Bharmour Walk to the Other Side
This is what I live for. This, and sushi.

Bharmour New Waterfall
A little rain cataract.

Bharmour Giant Shale
Imagine a segment of that rock face sliding down and crushing the people below.

After my unexpected but refreshing hike, I boarded the second bus and was on my merry way again - for about forty minutes. Another bountiful tandem collapse of shale and soil had rendered the road impassable for anything wider than a bicycle, and once more everybody had to get down and get a move on. The fact that no one grumbled or was at a loss for what to do made me think that such delays are so routine that the people here hardly notice them anymore.

My next ride was a jeep which was stuffed about a dozen people past safe capacity - that's normal hereabouts. Lucky for me, I got to ride shotgun, allowing me to continue basking in the magnificent views and snap more pictures. I don't recommend this for those who are afraid of heights or are generally faint of heart because the jeep cuts really close to the edge. There's a very real fear of being tossed clean out of the vehicle and down, down, down into the white waters below should the jeep hit a particularly nasty pothole or brake abruptly. Compounding the thrill was our speedster driver who saw no reason to go easy on the accelerator as he snaked with reckless abandon through the precarious mountain road.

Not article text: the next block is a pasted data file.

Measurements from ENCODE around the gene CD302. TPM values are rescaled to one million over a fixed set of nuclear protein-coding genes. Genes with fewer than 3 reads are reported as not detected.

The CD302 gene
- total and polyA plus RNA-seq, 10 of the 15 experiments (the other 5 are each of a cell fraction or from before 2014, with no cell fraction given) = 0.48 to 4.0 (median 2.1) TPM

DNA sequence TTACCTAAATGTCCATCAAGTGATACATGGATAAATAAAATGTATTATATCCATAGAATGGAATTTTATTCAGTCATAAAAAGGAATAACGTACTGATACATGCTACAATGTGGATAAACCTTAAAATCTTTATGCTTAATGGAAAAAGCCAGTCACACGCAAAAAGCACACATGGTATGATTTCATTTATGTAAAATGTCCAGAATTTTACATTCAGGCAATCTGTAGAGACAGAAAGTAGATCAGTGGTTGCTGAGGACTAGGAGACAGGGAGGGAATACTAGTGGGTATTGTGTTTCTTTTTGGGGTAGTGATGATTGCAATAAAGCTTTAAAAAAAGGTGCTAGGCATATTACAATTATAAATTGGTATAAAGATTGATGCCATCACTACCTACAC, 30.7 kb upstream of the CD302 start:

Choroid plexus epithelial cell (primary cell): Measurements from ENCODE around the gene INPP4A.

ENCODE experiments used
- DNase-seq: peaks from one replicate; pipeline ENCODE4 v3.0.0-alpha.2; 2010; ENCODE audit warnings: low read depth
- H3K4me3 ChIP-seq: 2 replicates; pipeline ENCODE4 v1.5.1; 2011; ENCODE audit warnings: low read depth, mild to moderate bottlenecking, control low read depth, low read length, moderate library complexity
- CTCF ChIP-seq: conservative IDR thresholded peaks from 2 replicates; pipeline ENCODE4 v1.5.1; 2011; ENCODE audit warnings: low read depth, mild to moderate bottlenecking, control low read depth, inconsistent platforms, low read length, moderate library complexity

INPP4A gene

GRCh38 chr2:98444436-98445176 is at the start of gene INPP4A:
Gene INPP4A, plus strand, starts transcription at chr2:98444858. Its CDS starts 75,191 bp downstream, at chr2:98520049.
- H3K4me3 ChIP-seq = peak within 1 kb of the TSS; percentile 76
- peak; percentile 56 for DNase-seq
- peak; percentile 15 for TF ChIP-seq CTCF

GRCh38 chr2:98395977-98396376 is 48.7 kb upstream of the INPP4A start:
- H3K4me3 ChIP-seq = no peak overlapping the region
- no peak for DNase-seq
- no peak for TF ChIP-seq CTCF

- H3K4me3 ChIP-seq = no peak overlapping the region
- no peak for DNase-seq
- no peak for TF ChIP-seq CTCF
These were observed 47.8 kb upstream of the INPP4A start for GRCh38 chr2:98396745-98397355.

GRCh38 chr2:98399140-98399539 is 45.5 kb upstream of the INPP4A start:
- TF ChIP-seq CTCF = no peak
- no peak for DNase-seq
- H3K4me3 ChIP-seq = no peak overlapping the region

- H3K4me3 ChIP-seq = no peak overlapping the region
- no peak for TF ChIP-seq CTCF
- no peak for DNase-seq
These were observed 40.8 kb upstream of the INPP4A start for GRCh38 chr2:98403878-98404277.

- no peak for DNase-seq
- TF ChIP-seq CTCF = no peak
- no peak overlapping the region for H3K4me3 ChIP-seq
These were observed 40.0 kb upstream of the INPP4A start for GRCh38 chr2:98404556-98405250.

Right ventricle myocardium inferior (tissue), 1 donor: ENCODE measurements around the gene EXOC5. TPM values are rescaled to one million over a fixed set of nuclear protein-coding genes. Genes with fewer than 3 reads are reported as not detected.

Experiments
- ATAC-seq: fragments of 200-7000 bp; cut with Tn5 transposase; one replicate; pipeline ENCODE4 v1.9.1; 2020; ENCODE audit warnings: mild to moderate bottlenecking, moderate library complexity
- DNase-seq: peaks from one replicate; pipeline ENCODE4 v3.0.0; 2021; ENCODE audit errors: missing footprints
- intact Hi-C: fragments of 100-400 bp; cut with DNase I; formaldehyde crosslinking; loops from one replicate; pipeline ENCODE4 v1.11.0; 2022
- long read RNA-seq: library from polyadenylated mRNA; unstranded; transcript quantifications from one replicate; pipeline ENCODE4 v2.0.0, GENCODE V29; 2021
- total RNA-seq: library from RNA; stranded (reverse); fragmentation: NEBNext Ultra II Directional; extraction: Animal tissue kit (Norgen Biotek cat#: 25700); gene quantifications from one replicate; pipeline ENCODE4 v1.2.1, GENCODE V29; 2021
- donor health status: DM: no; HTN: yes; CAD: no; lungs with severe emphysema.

Bharmour Gorgeous Gorge
Waterfall down a sheer cliff.

Bharmour Jeep Drive
That jeep there should give you a sense of scale.

Bharmour Rocky Road
Believe it or not, the road to Bharmour is a two-lane highway.

Bharmour River Ravi
The river Ravi, which accompanies the road two-thirds of the way.